regalism

Related to regalism: regionalism

regalism

(ˈriːɡəlɪzəm)
n
(Government, Politics & Diplomacy) the principle that royalty have the highest power, esp when referring to church affairs

regalism

the tenets of royal supremacy, especially in church affairs.
See also: Government
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References in periodicals archive ?
These works define the structure of the book and, although each chapter is to an extent self-contained and examines the political, social and intellectual context in which the work in question was created, there are obvious links between the chapters, and DelDonna stresses the extent to which important ideas such as regalism overarch virtually everything.
Two of the major themes that run through DelDonna's book are regalism and the deployment of art to underline the importance of the Queen, Maria Carolina, in the moral and political leadership of the country.
Bourbon Regalism and the importation of Gallicanism: The Political Path for a State Religion in Eighteenth-Century Spain
The regalism of Spain's Charles III intersected with what many consider to be the pinnacle of Enlightenment in Spain.
While the political stance of the Spanish monarchy was decidedly set against the Jesuits by 1767, the case was quite the opposite over the first half of the century as regalism had been employed in order to protect and favor the Jesuits specifically as an order.
ANTI-JESUIT POLITICS, PHILO-JANSENIST CATHOLICS, AND THE RESURGENCE OF REGALISM UNDER CHARLES III
From 1746 to 1754, the work of Ferdinand VI and his ministers was characterized by continuing the reform program begun by Philip V and employing regalism to support the Society of Jesus, their doctrine of probabilism, and the social class of the aristocracy theologically and socially connected to the Jesuits through their education in the elite colegios mayores.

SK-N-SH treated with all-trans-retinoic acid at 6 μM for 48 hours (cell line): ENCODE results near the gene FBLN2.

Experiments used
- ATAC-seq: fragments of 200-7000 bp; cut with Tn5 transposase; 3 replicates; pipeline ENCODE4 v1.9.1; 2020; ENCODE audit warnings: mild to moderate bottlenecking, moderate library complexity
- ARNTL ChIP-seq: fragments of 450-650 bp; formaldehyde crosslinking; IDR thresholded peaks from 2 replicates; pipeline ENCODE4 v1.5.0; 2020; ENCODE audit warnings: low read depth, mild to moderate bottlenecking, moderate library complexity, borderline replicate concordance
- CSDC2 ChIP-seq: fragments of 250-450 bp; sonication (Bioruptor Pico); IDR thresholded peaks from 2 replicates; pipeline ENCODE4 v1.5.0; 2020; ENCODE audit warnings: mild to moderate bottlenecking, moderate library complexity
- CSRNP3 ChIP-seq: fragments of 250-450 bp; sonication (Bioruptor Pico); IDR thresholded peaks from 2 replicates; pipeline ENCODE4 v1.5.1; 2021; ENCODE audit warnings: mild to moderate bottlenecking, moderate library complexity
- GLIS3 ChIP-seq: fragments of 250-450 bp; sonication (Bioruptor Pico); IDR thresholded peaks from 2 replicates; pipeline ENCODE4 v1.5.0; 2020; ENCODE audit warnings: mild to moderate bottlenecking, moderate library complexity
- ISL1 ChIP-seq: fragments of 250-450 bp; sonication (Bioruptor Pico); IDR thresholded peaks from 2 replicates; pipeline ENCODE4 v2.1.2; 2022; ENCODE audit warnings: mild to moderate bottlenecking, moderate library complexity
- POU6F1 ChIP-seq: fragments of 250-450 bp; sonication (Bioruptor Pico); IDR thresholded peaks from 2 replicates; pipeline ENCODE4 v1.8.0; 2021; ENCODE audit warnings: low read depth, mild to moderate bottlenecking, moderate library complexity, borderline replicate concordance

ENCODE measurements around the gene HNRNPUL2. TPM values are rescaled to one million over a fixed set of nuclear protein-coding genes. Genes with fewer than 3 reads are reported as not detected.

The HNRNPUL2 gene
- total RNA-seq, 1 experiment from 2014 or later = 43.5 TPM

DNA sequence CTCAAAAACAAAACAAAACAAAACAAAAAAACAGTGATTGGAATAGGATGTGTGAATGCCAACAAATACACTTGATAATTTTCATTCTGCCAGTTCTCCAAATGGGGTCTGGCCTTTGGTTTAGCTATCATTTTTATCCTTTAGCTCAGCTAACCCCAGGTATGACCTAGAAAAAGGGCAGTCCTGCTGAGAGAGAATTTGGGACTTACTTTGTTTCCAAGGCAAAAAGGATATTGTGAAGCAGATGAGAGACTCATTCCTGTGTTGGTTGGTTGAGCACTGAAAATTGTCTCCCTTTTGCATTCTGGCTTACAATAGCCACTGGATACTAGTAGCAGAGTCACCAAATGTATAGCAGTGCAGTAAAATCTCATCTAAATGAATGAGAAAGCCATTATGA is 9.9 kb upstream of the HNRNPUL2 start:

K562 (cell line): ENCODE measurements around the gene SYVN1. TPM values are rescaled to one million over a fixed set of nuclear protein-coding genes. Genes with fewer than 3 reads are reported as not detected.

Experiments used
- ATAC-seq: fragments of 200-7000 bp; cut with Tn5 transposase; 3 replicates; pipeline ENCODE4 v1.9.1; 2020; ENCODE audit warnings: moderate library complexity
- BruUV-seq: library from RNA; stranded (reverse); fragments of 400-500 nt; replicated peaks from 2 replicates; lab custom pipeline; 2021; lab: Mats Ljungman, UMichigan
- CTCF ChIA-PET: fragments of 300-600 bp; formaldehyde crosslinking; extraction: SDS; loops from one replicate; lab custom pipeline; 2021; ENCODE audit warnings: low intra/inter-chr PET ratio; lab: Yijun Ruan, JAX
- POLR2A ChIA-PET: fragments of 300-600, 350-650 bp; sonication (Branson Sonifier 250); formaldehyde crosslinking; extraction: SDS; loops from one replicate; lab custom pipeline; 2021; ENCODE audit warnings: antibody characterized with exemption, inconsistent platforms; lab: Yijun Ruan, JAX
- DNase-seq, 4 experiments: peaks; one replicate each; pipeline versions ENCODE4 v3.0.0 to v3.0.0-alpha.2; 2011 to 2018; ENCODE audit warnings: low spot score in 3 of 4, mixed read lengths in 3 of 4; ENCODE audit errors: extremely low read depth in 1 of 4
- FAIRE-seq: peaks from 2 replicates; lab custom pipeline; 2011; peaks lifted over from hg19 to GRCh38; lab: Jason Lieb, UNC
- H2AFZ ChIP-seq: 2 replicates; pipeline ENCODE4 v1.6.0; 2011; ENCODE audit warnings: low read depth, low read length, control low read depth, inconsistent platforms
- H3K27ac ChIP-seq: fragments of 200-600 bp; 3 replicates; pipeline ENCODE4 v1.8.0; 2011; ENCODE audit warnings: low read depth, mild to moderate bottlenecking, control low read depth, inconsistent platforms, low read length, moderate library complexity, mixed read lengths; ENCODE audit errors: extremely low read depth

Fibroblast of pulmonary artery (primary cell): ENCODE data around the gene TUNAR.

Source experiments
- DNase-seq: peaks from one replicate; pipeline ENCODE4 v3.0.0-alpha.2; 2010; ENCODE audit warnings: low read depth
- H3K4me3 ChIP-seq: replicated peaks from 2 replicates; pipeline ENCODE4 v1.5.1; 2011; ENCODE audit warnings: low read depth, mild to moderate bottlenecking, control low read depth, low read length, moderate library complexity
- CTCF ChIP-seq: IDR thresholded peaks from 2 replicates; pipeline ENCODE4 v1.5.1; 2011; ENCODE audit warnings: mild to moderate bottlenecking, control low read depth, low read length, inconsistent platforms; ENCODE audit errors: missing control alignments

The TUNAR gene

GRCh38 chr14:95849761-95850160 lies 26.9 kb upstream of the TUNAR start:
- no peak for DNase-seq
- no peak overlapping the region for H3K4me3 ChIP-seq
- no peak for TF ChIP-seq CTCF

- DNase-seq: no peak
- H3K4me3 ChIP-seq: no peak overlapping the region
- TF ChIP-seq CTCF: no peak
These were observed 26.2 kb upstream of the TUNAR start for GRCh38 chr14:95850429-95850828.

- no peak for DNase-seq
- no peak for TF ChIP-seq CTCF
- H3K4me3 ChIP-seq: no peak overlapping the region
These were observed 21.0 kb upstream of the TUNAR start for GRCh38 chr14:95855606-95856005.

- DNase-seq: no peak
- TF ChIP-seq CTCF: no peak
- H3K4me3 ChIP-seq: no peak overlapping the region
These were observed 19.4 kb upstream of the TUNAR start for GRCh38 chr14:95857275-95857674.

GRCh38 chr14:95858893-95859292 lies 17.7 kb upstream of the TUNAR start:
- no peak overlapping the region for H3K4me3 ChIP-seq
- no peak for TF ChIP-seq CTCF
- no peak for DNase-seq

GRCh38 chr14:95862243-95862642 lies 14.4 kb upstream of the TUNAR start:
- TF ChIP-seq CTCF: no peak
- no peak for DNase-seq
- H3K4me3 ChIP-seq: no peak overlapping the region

State sponsorship was a pre-requisite for any successful measure aimed at enlightening Spanish Catholicism so that Spanish clergy, whether they were truly <<addicts>> of Enlightened Despotism or simply trying to succeed as best they could with the resources at their disposal, increasingly accepted regalism as a tool in achieving Catholic reform in the later 18th century.
Oliveira returned to Portugal in March 1543 in the train of the papal nuncio Lippomano, who was to try to moderate the outbreak of regalism when King John appointed his younger brother, Cardinal Henry, to head the Holy OBce.
However, it was not until the beginning of the twentieth century, free from regalism and under republican rule, that several Catholic orders established and developed themselves in Brazil.
Each suggests how regalism informed, and in some cases propelled, reform initiatives in areas beyond its traditional sphere" (91).
Still, at times it appears to be slogging through an identity crisis, and this reader suspects that different editorial guidance might have allowed Enlightenment, Governance, and Reform to function either as a sturdy general resource like the studies by John Lynch, Henry Kamen, and Richard Herr, or, conversely, as a specialized monograph eminently capable of distinguishing itself from the thousands of articles and books published on key aspects of regalism, Bourbon reform, and Iberian Enlightenment.